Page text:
Starting from May 11, the French containment should gradually be lifted, which means that employees will come back on site. But business must resume safely...
To this end, the employer will have to think about the necessary practical safety measures to be implemented to protect employees’ health and safety, and this important reflection must start from now on.
No general measures!
If only one thing should be kept in mind, it is probably that only tailored measures fitting to each particular organization should be implemented.
Indeed, the employer must implement concrete and diverse measures fitting to the company’s sector of activity, to the premises and to the employees’ actual positions.
General measures such as the disposal of a general information of employees about regular handwashing or a mere copy-paste of WHO’s or other official recommendations will not be deemed sufficient.
In order to implement proper health and safety measures, several practical and concrete actions must be done. Special hygiene measures must be taken such as cleaning and sanitization, avoidance of physical meetings and close contacts in places such as elevators or company restaurant…
The importance of the so-called “central risk-assessment document”
The central risk-assessment document (so-called “document unique d’évaluation des risques” or “DUER”) is an official and statutory document elaborated by the employer which contains an evaluation of professional risks (physical and psychological risks).
Every company has different risks as they depend from factors such as the employees’ positions, the work environment, individual and collective workstations, open plans, etc.
In order to identify and assess professional risks, it is possible to refer to guidelines which have been published in some sectors of activities (such as in the construction industry for example) or those elaborated by the Labor Ministry and posted on its website. At EU level, the EU-OSHA (European Agence for safety and security at work) published a guide “Back to workplace – adapting workplaces and protecting workers” which could also be used as a support for the risks’ identification.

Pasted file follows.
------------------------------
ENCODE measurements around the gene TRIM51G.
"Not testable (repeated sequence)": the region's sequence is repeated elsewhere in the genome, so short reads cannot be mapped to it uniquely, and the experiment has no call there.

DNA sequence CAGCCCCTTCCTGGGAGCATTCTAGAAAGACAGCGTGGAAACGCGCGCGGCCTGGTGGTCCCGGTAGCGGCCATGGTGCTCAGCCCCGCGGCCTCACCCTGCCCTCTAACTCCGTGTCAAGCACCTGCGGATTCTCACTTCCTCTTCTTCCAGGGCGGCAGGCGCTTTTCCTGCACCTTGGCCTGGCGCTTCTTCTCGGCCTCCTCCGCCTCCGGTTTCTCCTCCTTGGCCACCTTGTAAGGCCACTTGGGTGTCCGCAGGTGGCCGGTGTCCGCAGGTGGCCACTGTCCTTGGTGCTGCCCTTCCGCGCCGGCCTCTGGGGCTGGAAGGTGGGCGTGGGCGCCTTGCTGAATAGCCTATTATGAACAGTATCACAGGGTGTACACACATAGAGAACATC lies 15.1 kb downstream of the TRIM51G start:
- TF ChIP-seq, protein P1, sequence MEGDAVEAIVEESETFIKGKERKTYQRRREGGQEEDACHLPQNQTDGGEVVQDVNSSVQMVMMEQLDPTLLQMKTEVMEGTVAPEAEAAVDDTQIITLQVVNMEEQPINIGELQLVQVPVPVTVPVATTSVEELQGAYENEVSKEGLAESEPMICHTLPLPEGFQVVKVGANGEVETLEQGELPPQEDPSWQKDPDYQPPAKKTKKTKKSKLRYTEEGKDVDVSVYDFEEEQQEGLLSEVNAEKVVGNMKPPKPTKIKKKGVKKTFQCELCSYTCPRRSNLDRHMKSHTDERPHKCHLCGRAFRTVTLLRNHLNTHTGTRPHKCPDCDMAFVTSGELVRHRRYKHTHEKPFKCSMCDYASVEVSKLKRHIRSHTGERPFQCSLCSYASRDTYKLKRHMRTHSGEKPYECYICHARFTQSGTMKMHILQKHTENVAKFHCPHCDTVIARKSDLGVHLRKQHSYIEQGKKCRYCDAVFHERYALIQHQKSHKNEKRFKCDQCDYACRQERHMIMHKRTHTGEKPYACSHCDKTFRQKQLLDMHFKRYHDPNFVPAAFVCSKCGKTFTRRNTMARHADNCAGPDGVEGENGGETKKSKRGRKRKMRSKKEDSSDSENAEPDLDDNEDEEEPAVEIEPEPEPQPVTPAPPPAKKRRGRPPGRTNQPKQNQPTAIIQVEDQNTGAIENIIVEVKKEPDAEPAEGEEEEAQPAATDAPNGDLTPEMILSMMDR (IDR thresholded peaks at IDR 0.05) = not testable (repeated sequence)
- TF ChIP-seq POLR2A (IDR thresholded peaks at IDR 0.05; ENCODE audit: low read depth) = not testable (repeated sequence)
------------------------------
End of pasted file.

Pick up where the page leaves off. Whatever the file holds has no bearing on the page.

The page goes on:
Identified risks must be regularly reassessed and appropriate measures must be taken in order to avoid or to limit those risks.
If there are staff representatives in the company (so-called “comité social et économique” or “SEC” or “SCE”), they must be highly involved in the risks (re-)assessment.
The central risk-assessment document must be kept at the disposal of staff reps, labor inspection, company’s health and safety service and company’s labor doctor.
Internal rules and regulations
Based on its obligation of security, the employer must put in place safety and security measures (rules of social distancing, regular hand washing, special hygiene measures, etc.) and also ensure that employees comply with all these measures.
Indeed, given the impact of the pandemic on applicable rules in terms of hygiene and safety, the measures taken by the employer to struggle the propagation of the pandemic fall within the scope of internal rules and regulations, which content is mandatory for employees, meaning that non-compliance can lead to disciplinary sanctions by the employer.
Organization of the employees’ work schedule
With the lock down, lots of employers ask employees, where possible, to work from home. Given the suddenness of the pandemic, many employers had no time to formally organize it.
For sure, even after official end of lockdown, work from home will remain in force whenever possible. To this end, employers must, if needed, properly formalize its organization. This organization may include a reflection on the tools needed by employees, professional training regarding IT and programs, and as the case may be an evaluation of risks linked to work from home, etc.
Involvement of several actors in the organization of the restart of the business
Last but not least, all the above-mentioned measures should be organized and implemented with the involvement of staff representatives and the labor doctor who will be able to help the employer defining appropriate measures and adapt its activity.
The success of the employer’s “back to work plans” will largely depend on what is implemented, how it matches the company’s features and how much they give the necessary confidence to employees to come back to work in a safe environment.
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